Proceeded, somewhat more at ease, to Calais, where he arrived on the 20th of June. Crossed the channel next day to Dover. Was told there that Henry was staying at a town which the English pronounce Conturbel. (fn. 13) Went there ; but heard, on entering the gate of the town, that the King was just leaving it by the opposite gate in the direction of London. Sent to ask whether the Spanish ambassador was with the King. They told him that he was not with the King, but had already gone to London. Continued his journey to London next day in the expectation of finding the King already there. But Henry had not gone the direct way, because he wanted to visit another town near the sea.
Arrived in London on the 25th of June. Pedro de Ayala had gone to Flanders. Went therefore to see De Puebla. Henry, being immediately informed of his arrival, sent word that he would be at Greenwich (fn. 14) , four miles from London, on Friday, the 3rd of July, and would like to hear the message from his beloved brother and sister in Spain.
"That is all that has happened to me to day. I will write to your Highness respecting whatever I may think worthy of notice hereafter."
Conversations with De Puebla.
Spanish servants of the Princess of Wales.
Has seen De Puebla, who is very suspicious, and has tried in different ways to discover the real object of his mission. Told him that he had come, while on his way to Flanders, to visit the King and Queen of England and the Prince of Wales, in order to tell them, in the name of his sovereigns, what had happened in Granada. De Puebla was not satisfied with this answer, but made a most searching inquiry into his secrets (fn. 15) , and asked him directly whether anything touching the marriage was to be transacted. Not wishing to increase the distrust of De Puebla, told him that he was to speak to Henry about the arrangements for the household of the Princess of Wales, because it was desirable to know his wishes concerning the number and quality of the servants who were to remain with the Princess in England. The English had made great difficulties, especially with respect to the male servants. They had even refused to hear mentioned the office of a Lord High Steward, of a Lord High Gentleman-in-Waiting, of a Lord Treasurer, and of many other lower officers of the Princess of Wales. They wished to have as small a number of Spanish servants with the Princess as possible.
De Puebla told him at different times that the English especially abhorred a Lord High Steward (mayor-domo mayor), oftentimes repeating the word "High Steward." He had said, in the course of their conversations, "For God's sake do not mention anything that looks like delay or change in what has been concluded."
Answered that such was not the intention of the King and Queen of Spain, for their will was to fulfil all that had been concerted when the proper time for its fulfilment should have come.
Begged De Puebla to explain why nothing was to be mentioned that looked like a change in the conditions consented to? Some changes may be reasonable. Had the English changed their mind, or was any such thing likely to happen?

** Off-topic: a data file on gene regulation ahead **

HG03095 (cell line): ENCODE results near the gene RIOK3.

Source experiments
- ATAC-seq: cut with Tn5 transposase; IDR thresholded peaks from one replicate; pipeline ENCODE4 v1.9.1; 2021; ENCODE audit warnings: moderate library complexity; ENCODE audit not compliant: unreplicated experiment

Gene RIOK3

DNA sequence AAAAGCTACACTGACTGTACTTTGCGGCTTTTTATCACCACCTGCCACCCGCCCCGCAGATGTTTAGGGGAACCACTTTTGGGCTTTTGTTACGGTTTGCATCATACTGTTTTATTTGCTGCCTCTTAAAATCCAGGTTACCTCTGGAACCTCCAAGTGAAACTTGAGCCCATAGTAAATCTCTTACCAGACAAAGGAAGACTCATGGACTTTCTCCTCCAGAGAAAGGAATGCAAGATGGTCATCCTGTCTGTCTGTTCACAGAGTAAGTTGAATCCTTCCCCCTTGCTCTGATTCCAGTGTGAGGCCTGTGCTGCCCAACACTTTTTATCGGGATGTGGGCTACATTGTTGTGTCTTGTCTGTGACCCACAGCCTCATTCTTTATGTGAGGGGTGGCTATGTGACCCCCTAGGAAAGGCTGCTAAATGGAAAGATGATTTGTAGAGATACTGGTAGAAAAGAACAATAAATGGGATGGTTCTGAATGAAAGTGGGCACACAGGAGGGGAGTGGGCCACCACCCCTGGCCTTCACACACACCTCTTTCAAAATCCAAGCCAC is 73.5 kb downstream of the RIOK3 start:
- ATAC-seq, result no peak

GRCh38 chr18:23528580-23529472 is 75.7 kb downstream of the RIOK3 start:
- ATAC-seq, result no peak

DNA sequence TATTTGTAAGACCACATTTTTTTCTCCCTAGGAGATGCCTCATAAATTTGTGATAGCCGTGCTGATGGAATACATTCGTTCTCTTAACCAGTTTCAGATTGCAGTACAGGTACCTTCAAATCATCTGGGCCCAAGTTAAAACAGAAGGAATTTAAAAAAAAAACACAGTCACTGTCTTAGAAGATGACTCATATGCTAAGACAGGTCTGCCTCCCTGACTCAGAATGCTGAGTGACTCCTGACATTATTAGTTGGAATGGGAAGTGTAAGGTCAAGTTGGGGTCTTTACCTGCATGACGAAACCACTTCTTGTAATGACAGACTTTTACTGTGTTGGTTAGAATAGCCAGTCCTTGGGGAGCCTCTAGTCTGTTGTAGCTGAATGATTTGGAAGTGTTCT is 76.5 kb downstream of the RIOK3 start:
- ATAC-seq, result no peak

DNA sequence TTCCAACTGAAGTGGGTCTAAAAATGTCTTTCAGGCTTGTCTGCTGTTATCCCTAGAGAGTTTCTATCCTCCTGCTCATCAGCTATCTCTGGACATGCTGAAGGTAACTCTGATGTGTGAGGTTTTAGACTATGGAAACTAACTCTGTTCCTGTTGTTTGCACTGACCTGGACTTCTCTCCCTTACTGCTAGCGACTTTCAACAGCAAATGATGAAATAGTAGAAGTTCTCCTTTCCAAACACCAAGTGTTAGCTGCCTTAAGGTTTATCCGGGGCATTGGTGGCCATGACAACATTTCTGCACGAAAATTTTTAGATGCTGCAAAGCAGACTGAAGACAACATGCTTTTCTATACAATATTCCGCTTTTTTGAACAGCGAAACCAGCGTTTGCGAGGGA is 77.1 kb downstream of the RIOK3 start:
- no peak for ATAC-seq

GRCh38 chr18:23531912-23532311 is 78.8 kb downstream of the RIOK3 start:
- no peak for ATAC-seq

Princess of Wales.
Her coming to England.
De Puebla said, he did not know whether the English had already changed their mind ; but, judging by their national character, such a thing might easily happen. They doubt whether the Princess of Wales will ever come to England. If any new arrangements were proposed to them they would think that it had been done in order to put off the voyage of the Princess to England. The treaties are very well concluded, and all the clauses of them are advantageous to Spain. They must remain as they are, especially as Henry is persuaded that the Princess of Wales will land in England in the course of the summer. Great preparations are making for her reception. But, on account of the slowness with which the preparations for her voyage are made in Spain, it is more probable that she will arrive in November than in the course of the summer. No vessels are as yet retained for her voyage.
Has appeased De Puebla in as far as it was reasonable to appease him. Said that they had always intended to fulfil the treaty. His remarks concerning the vessels were unfounded. It is not necessary to retain the fleet which goes to Flanders, because Spain possesses enough vessels to send the Princess of Wales to England without disturbing the commerce of her subjects, especially as they are not obliged to send the Princess before the Prince of Wales has completed the fourteenth year of his age. It is not even known in Spain when that will be the case. Supposed that the Prince of Wales completes the fourteenth year of his age towards the end of September. The orders for the departure of the Princess will be given at that time. There would be nothing in the matter to cause surprise, if the Princess did not arrive in England before the end of November. She is not an ambassador or a courier, who must go in full haste.
De Puebla seemed, after this conversation, somewhat, and even much more reasonable, than before ; but it is still a difficult thing to do what they want to have done.
Strange behaviour of King Henry.
Asked De Puebla whether he had observed any change of mind in Henry, or whether the King of England suspected them. De Puebla said that he was not aware of it ; only on one occasion had the behaviour of the King seemed strange to him. When the marriage was contracted perverba de presenti, the King had kept the document relating to it back, and when asked to send it to Spain had always given evasive answers. He did not like to speak out his real meaning. That was when he went to Calais, and during his stay in that town.